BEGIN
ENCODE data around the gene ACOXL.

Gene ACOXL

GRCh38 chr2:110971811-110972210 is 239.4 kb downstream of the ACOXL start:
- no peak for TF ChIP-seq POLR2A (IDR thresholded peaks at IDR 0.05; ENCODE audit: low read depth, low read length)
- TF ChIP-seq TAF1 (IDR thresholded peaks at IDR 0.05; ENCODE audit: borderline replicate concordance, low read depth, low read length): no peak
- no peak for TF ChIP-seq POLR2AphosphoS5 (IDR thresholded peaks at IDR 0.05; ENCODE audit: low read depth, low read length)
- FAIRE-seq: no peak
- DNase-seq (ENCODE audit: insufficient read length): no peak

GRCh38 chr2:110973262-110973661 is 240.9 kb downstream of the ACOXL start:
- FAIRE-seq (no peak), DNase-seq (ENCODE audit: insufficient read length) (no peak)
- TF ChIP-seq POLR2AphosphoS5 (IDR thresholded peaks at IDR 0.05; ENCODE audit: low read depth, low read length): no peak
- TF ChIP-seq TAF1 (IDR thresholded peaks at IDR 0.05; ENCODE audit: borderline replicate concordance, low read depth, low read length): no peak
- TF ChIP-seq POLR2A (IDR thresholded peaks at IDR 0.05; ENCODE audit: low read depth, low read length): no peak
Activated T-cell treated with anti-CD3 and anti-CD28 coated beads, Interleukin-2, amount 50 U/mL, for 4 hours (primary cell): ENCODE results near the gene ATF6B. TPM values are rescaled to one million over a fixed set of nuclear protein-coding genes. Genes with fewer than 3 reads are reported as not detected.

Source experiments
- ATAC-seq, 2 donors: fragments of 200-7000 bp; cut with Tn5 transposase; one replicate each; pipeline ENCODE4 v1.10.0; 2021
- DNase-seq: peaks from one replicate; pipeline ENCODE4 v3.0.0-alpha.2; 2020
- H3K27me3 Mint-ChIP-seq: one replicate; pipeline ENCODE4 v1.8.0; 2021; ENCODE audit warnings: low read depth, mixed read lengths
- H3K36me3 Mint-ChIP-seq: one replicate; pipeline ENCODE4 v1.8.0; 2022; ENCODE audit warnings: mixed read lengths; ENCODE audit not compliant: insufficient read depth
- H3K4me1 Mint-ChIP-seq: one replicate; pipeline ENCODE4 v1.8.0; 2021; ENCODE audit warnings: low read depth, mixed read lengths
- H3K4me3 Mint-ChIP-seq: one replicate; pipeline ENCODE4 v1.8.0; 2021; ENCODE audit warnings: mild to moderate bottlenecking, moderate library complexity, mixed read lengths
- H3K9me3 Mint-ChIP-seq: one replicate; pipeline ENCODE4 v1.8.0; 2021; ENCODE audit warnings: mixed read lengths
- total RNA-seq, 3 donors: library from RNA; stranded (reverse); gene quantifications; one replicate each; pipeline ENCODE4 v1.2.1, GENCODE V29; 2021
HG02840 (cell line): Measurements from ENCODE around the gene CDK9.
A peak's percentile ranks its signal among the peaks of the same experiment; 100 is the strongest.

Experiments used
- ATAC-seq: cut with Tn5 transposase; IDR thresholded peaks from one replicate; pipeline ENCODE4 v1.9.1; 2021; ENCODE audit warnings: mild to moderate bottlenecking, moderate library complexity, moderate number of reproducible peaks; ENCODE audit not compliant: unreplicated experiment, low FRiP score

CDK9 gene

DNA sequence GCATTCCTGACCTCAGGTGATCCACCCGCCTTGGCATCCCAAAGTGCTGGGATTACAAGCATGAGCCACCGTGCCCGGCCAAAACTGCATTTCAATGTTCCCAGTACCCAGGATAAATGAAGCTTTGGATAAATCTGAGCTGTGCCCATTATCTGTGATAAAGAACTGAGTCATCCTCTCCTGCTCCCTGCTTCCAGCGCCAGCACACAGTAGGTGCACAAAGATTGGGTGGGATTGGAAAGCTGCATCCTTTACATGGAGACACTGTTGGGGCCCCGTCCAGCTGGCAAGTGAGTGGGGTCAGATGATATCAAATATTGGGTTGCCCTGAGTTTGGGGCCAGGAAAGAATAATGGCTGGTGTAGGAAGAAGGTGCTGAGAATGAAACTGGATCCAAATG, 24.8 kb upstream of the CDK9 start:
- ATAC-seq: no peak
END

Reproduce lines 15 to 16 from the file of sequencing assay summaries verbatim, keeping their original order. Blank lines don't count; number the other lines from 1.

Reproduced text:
Source experiments
- ATAC-seq, 2 donors: fragments of 200-7000 bp; cut with Tn5 transposase; one replicate each; pipeline ENCODE4 v1.10.0; 2021